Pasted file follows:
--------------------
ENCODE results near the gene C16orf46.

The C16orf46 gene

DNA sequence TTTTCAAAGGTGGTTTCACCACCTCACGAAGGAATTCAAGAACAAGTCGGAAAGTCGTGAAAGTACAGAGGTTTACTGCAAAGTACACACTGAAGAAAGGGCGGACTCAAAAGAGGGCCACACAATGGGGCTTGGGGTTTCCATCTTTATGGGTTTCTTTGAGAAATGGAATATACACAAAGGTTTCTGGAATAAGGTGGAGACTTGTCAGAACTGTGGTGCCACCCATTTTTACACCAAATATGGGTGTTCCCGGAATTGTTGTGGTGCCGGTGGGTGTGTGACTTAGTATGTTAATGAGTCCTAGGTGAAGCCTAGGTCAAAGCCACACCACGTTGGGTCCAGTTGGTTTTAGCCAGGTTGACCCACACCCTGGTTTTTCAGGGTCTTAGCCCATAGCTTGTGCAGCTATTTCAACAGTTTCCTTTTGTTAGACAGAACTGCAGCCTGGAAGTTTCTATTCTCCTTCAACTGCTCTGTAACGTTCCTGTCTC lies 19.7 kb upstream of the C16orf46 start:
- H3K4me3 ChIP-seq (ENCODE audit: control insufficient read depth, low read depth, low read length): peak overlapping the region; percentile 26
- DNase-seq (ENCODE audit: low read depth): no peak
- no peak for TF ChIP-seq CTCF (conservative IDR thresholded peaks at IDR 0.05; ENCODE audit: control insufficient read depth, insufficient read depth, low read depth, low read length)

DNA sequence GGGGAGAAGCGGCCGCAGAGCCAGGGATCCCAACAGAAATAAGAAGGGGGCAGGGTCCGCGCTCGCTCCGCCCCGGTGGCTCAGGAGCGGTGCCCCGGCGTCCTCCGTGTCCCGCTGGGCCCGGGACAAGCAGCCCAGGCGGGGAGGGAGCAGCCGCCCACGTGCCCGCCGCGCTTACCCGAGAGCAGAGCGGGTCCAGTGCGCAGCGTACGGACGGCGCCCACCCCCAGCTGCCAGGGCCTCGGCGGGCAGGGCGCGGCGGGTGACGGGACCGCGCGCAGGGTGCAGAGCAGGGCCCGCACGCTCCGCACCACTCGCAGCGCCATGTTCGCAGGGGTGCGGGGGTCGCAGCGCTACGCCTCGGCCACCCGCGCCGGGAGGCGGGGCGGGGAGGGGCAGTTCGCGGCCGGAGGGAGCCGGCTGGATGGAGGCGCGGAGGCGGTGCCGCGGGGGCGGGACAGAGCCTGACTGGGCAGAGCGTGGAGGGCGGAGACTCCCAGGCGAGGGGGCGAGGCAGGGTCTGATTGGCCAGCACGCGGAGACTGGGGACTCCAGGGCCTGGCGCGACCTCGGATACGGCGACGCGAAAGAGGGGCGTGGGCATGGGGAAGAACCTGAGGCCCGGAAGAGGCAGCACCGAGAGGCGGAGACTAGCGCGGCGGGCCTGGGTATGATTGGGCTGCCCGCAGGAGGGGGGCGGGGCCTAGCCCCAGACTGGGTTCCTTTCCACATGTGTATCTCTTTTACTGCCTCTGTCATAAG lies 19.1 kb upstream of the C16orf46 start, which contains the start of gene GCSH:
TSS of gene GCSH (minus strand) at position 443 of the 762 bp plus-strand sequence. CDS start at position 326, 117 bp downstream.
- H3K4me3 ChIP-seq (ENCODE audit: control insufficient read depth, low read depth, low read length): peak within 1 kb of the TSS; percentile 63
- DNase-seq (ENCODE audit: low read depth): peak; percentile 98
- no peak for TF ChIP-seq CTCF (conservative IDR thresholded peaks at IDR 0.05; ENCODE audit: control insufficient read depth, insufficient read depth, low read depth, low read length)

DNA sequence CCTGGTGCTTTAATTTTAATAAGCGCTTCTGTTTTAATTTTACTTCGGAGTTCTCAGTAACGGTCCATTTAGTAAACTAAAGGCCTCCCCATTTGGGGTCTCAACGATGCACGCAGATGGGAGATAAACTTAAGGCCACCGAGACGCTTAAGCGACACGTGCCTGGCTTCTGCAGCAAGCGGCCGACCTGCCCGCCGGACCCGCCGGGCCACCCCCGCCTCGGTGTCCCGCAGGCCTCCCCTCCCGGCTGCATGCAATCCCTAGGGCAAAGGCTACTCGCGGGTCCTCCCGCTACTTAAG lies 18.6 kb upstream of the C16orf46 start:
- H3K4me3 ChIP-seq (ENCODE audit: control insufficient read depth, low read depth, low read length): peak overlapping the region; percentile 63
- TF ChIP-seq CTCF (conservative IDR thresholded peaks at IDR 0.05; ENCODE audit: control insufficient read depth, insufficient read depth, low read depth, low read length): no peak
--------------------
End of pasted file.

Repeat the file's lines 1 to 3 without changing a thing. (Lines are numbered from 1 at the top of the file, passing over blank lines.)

ENCODE results near the gene C16orf46.

The C16orf46 gene

DNA sequence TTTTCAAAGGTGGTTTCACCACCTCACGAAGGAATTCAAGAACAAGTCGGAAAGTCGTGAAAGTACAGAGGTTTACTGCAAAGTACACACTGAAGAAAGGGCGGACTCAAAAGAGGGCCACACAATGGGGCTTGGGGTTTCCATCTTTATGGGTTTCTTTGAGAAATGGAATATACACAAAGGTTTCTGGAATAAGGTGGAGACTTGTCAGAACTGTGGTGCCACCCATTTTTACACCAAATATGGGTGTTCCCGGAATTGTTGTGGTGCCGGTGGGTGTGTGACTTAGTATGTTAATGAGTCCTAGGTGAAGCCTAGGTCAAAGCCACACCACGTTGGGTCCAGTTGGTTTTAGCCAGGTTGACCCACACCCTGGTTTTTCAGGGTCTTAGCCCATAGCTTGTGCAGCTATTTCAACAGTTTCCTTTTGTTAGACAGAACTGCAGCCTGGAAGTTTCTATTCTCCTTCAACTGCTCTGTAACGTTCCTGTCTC lies 19.7 kb upstream of the C16orf46 start: